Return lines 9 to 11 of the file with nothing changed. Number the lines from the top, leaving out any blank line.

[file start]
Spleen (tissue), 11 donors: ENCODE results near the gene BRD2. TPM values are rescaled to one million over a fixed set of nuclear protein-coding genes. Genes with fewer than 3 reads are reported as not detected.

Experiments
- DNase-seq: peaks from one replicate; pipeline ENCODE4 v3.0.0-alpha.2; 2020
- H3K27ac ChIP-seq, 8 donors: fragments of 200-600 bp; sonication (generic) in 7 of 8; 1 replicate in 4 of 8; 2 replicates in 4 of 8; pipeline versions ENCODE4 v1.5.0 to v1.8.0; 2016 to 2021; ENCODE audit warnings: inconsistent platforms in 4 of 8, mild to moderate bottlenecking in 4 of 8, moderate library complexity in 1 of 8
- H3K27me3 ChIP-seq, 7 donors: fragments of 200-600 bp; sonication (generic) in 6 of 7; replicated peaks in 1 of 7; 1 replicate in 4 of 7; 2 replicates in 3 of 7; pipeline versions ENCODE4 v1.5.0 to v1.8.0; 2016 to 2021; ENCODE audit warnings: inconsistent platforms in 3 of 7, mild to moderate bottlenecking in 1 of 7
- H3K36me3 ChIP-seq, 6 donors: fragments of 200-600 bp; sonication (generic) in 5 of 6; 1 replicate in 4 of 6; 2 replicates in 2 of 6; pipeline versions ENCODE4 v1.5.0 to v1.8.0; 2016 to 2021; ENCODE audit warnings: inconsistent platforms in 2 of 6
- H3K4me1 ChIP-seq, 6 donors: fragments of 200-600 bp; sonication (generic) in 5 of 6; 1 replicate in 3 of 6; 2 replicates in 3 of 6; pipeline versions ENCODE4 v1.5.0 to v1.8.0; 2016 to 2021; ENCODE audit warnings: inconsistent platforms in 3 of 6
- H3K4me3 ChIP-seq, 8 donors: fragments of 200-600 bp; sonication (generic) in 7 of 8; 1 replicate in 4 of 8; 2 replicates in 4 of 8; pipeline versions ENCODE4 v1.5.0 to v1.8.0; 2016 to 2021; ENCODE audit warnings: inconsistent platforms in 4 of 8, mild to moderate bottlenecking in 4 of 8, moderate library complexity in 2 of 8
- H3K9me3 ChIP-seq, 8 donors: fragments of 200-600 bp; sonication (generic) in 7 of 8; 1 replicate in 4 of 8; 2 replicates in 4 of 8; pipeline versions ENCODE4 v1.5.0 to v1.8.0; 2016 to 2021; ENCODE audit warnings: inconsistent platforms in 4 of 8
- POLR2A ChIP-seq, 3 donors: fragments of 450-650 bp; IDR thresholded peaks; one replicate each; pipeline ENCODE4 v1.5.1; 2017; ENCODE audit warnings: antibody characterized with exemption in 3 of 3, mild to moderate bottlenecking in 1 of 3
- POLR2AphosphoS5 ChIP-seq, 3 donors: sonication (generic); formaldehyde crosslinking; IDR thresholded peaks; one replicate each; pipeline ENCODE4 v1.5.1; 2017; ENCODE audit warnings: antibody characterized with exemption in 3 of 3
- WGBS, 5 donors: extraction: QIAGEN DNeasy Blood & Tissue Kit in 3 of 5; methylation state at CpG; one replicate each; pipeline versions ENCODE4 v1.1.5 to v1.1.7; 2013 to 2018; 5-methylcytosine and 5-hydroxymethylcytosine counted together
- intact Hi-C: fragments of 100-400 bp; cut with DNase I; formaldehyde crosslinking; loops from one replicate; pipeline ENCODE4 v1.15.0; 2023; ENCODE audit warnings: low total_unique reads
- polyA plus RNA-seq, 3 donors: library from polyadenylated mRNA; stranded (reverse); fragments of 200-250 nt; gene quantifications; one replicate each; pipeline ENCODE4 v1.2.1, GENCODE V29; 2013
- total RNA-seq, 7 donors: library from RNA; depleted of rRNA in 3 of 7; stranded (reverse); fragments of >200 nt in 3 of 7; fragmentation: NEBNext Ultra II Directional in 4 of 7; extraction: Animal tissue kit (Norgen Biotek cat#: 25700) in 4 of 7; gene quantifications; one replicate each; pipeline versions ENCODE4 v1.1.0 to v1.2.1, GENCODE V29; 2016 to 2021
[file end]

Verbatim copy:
- H3K9me3 ChIP-seq, 8 donors: fragments of 200-600 bp; sonication (generic) in 7 of 8; 1 replicate in 4 of 8; 2 replicates in 4 of 8; pipeline versions ENCODE4 v1.5.0 to v1.8.0; 2016 to 2021; ENCODE audit warnings: inconsistent platforms in 4 of 8
- POLR2A ChIP-seq, 3 donors: fragments of 450-650 bp; IDR thresholded peaks; one replicate each; pipeline ENCODE4 v1.5.1; 2017; ENCODE audit warnings: antibody characterized with exemption in 3 of 3, mild to moderate bottlenecking in 1 of 3
- POLR2AphosphoS5 ChIP-seq, 3 donors: sonication (generic); formaldehyde crosslinking; IDR thresholded peaks; one replicate each; pipeline ENCODE4 v1.5.1; 2017; ENCODE audit warnings: antibody characterized with exemption in 3 of 3